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Main Library Energy Retrofit

The Public Library of Cincinnati & Hamilton

Innovation Summary

The Main Library is over 700,000 square feet of space built in three stages beginning in 1955. The HVAC units were also added in phases and are inefficient and costly. Working with Duke Energy through their SmartBuilding Advantage program changes are being implemented that improve efficiency and reduce costs 37%.

Innovation Leader: Kim Fender, The Eva Jane Romaine Coombe Director, kim.fender@cincinnatilibrary.org

Problem Statement

Our Main Library is a sizable building designed and constructed in three stages. The first portion relocated the former Main Library collection in 1955. An addition was constructed in 1982 and a second addition was constructed in 1995. When the 1995 addition was constructed, the then administration decided not to run a gas line to the new addition requiring heat and hot water to be piped across the street to the addition. This decision coupled with the age of the HVAC units in the earlier buildings and the mix of heating and cooling equipment and controls used made heating and cooling the Main Library very expensive. With utilities costs rising, operating budgets shrinking and a desire to be a greener organization, it was time to look at changes to the Main Library.

Innovation

Through Library Trustee Bill Moran we learned of a program offered by Duke Energy called SmartBuilding Advantage. This program promotes and implements commercial and institutional building efficiency improvement, an element of Duke Energy’s ongoing commitment to energy efficiency and customer service. Over a period of about one year, Duke and engineering firm Building Intelligence worked with our staff to make recommendations of changes to our facility that would reduce operating costs, save energy and make our building more comfortable year round. The cost of the engineering study was paid for by Duke. The proposed revisions recommended for the Library span a spectrum of mechanical, lighting and controls improvements. Major elements include: • Lighting upgrade: Retrofit remaining T-12 florescent lighting to T-8. • Lighting controls: Apply daylighting at perimeter zones, and occupancy control in offices, conference rooms, and restrooms. Lighting energy savings can be further augmented by applying automatic lighting timers in the stacks. • Re-commissioning: Re-commissioning of HVAC systems including the boiler and chiller plants. • Major mechanical retrofits: For the aging mechanical systems in the 1952 and 1982 buildings, a phased program of equipment replacement is recommended. • Building automation and control system upgrades: Upgrade of building automation and controls to a web based system. • Alternate summer re-heat: In order to eliminate operation of the main boiler plant during the cooling season. The proposed revisions are estimated to yield annual energy savings of over $430,000 per year, a 37% improvement overall, at an estimated cost of approximately $2.64 million before factoring in incentives provided by Duke. Incorporating estimated incentives reduces the cost to $2.26 million.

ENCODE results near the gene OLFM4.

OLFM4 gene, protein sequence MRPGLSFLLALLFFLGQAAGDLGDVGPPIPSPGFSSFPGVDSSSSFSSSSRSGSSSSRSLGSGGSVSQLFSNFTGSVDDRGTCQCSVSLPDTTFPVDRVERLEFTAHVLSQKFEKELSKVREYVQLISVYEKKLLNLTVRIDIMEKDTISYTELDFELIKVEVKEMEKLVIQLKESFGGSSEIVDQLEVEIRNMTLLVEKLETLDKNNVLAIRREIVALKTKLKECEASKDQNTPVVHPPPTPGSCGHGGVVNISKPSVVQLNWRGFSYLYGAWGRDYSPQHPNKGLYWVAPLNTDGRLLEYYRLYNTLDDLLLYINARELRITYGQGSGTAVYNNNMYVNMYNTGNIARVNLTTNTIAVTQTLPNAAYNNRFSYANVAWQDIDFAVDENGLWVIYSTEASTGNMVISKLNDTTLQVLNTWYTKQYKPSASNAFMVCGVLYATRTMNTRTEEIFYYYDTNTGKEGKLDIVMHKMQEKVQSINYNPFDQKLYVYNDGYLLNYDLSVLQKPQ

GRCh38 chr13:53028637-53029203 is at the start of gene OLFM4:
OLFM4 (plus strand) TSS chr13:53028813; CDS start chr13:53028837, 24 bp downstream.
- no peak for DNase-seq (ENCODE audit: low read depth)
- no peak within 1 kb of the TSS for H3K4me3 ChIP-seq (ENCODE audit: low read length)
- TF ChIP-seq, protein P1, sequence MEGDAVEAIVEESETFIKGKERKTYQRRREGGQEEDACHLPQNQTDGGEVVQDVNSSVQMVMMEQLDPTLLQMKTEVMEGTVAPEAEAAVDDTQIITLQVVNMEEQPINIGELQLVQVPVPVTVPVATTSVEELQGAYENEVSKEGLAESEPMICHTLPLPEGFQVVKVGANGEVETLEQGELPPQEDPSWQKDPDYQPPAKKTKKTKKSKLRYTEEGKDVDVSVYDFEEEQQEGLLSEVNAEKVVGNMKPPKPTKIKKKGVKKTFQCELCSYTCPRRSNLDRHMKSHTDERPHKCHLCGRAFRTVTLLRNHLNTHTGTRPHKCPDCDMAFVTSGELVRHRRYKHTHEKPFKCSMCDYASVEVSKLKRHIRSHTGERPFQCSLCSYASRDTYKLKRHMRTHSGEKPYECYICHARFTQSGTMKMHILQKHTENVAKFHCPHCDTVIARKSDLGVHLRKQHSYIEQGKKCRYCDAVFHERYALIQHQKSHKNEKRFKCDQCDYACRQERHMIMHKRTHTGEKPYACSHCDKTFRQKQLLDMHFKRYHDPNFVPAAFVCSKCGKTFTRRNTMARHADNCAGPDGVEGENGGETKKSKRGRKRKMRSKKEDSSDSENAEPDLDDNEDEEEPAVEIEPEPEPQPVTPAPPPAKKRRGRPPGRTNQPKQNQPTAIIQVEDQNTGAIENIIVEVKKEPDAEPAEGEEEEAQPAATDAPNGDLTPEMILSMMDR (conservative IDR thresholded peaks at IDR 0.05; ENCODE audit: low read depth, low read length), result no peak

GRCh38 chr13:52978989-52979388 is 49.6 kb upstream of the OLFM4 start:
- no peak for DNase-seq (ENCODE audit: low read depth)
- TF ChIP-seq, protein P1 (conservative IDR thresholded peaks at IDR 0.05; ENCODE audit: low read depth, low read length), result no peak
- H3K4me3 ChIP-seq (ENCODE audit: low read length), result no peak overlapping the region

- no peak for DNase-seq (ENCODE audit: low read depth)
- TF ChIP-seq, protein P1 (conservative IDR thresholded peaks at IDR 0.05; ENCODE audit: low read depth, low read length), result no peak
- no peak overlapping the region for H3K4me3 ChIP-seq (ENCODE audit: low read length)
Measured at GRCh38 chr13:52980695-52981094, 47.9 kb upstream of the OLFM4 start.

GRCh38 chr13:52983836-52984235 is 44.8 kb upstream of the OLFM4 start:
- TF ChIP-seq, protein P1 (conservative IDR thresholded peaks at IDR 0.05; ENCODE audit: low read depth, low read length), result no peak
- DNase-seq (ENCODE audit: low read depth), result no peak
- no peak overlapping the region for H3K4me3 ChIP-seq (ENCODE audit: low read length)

Progress

The first phase of the project which included lighting upgrades, lighting controls, re-commissioning, and controls was completed in October 2012. Cost of the project was under the estimate provided by Building Intelligence at just under $600,000. The Library received an incentive check from Duke Energy of $111,000 in December 2012. Phase two of the Energy Retrofit project is underway and also under budget at $1.3 million. This phase will replace mechanicals in the 1982 building and upgrade controls and Duke is providing another incentive of $210,000. Through these two projects we are projected to save about $400,000 each year at a net cost of just under $2 million. We have decided not to move forward with phase three at this time since the cost is nearly $1 million but will save only $26,000 a year making the return on investment 38 years. Instead, we will replace the oldest mechanicals as they fail and realize that savings over time. We are already seeing reductions in our utility bills and anticipate more savings in the future. Realizing these savings, in both money and energy, is possible even without moving to energy sources like solar or building a whole new building.